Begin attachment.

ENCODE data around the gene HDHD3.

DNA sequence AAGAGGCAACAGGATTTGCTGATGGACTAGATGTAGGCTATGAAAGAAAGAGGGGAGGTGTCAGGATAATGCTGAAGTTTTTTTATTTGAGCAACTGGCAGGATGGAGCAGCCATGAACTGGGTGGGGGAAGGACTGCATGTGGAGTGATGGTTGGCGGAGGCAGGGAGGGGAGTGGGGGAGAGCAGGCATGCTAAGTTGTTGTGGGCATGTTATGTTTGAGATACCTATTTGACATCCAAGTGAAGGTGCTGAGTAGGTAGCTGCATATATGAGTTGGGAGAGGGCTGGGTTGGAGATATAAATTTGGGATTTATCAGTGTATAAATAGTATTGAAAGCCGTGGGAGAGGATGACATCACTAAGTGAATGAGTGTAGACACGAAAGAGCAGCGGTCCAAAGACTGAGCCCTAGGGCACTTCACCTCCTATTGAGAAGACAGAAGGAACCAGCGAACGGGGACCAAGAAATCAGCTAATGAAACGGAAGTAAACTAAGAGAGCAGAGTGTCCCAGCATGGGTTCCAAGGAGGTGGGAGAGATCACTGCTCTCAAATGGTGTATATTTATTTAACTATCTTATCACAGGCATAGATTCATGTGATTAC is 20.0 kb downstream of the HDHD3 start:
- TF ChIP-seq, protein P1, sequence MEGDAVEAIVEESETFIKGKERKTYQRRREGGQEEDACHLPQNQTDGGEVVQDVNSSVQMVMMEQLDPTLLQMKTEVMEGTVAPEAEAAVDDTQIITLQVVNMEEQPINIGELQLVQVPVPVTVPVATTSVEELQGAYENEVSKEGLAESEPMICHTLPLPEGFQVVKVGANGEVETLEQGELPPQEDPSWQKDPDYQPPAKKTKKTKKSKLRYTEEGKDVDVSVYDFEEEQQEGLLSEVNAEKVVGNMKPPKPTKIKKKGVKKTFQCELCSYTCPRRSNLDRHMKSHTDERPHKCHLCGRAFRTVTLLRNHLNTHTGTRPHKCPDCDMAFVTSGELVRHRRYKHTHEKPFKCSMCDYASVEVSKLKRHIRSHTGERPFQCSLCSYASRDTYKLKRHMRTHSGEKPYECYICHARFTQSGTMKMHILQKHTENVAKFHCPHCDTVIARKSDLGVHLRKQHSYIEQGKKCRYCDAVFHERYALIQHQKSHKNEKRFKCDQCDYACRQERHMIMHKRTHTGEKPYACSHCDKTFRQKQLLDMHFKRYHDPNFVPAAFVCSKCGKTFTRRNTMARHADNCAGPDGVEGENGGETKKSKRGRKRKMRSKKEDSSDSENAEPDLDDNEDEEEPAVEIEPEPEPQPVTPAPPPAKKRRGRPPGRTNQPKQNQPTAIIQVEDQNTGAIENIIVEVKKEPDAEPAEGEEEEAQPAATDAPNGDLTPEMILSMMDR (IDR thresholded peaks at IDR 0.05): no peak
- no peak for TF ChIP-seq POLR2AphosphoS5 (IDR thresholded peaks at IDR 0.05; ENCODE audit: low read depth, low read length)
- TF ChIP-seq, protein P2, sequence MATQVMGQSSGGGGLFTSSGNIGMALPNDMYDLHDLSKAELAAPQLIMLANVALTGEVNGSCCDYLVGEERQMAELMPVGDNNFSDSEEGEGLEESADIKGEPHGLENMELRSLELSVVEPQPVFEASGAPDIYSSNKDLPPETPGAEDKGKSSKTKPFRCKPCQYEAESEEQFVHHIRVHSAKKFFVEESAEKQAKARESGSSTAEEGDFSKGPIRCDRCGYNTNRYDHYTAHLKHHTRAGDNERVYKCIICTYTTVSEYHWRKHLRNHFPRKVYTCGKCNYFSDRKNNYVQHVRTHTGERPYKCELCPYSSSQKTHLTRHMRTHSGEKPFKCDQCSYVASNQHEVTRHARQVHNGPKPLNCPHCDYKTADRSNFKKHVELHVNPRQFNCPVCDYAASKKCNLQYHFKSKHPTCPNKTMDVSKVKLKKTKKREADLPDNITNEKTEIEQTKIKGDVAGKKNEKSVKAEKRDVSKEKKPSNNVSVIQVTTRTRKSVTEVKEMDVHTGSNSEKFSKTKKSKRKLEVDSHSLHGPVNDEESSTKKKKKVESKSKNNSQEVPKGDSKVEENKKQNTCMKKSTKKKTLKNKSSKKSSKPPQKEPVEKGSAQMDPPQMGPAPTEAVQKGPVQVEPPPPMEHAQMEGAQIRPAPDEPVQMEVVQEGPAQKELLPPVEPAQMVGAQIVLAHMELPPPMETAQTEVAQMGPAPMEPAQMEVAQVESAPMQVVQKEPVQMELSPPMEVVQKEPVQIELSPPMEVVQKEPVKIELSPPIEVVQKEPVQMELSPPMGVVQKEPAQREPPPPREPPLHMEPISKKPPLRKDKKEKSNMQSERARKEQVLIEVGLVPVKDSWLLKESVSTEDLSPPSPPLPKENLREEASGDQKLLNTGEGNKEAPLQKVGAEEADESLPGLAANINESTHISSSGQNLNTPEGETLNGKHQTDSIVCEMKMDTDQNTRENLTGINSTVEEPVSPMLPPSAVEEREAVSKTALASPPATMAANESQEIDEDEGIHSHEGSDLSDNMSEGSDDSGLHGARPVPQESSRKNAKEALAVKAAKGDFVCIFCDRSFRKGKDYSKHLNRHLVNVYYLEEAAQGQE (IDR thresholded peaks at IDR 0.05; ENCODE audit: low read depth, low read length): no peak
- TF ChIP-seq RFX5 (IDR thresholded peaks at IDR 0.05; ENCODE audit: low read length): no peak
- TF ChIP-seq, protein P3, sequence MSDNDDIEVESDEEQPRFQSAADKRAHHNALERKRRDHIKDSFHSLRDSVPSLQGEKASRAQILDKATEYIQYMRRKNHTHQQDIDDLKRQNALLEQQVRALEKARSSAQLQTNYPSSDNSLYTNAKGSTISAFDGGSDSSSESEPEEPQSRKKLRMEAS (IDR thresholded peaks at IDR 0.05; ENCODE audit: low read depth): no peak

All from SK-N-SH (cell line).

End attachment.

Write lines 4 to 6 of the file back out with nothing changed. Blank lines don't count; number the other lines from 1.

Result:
- no peak for TF ChIP-seq POLR2AphosphoS5 (IDR thresholded peaks at IDR 0.05; ENCODE audit: low read depth, low read length)
- TF ChIP-seq, protein P2, sequence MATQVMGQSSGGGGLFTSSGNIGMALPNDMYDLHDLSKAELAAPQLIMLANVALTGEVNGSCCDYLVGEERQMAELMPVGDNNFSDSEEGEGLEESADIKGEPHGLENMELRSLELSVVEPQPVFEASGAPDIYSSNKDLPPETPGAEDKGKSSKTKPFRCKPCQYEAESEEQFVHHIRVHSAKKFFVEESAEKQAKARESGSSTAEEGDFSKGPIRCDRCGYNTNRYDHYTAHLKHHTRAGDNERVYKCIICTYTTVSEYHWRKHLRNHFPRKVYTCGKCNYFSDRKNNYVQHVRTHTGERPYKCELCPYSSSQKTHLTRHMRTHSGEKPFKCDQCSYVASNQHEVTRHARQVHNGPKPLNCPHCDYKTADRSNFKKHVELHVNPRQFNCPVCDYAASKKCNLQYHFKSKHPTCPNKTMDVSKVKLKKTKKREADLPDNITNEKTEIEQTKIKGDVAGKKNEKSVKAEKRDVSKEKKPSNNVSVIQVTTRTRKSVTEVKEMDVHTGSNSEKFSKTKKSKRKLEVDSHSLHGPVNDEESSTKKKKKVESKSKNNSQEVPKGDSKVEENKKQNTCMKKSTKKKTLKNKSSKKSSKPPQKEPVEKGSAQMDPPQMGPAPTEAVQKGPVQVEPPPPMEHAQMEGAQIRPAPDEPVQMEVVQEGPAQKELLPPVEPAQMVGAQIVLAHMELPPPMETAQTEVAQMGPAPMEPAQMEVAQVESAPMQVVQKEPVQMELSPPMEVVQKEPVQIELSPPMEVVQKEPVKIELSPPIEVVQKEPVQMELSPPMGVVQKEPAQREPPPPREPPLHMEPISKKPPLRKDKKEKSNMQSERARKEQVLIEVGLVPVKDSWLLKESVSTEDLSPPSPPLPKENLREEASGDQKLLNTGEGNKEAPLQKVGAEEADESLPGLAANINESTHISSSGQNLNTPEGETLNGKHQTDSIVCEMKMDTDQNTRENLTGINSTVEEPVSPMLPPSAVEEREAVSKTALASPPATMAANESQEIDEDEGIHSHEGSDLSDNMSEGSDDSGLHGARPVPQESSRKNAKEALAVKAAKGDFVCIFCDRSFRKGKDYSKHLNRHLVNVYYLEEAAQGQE (IDR thresholded peaks at IDR 0.05; ENCODE audit: low read depth, low read length): no peak
- TF ChIP-seq RFX5 (IDR thresholded peaks at IDR 0.05; ENCODE audit: low read length): no peak